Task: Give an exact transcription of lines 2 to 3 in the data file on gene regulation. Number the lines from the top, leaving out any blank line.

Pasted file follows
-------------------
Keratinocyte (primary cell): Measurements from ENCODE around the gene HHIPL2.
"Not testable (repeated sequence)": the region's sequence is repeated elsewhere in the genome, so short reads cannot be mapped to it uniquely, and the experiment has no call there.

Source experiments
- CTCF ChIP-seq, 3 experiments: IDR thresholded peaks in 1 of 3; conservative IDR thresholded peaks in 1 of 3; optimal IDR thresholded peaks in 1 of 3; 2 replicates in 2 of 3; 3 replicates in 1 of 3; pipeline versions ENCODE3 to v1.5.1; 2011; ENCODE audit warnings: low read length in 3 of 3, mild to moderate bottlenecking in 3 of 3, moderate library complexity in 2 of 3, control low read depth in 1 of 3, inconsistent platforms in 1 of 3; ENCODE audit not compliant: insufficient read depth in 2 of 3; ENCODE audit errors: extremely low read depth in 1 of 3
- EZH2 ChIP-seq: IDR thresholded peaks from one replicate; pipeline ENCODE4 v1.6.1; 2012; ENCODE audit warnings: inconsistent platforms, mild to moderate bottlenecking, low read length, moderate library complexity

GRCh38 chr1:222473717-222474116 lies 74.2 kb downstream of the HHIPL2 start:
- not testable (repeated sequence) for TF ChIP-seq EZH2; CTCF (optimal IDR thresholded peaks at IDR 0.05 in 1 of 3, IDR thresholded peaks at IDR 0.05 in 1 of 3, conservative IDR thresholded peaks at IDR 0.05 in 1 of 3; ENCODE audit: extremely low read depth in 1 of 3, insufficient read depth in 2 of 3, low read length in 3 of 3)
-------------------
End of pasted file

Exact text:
"Not testable (repeated sequence)": the region's sequence is repeated elsewhere in the genome, so short reads cannot be mapped to it uniquely, and the experiment has no call there.

Source experiments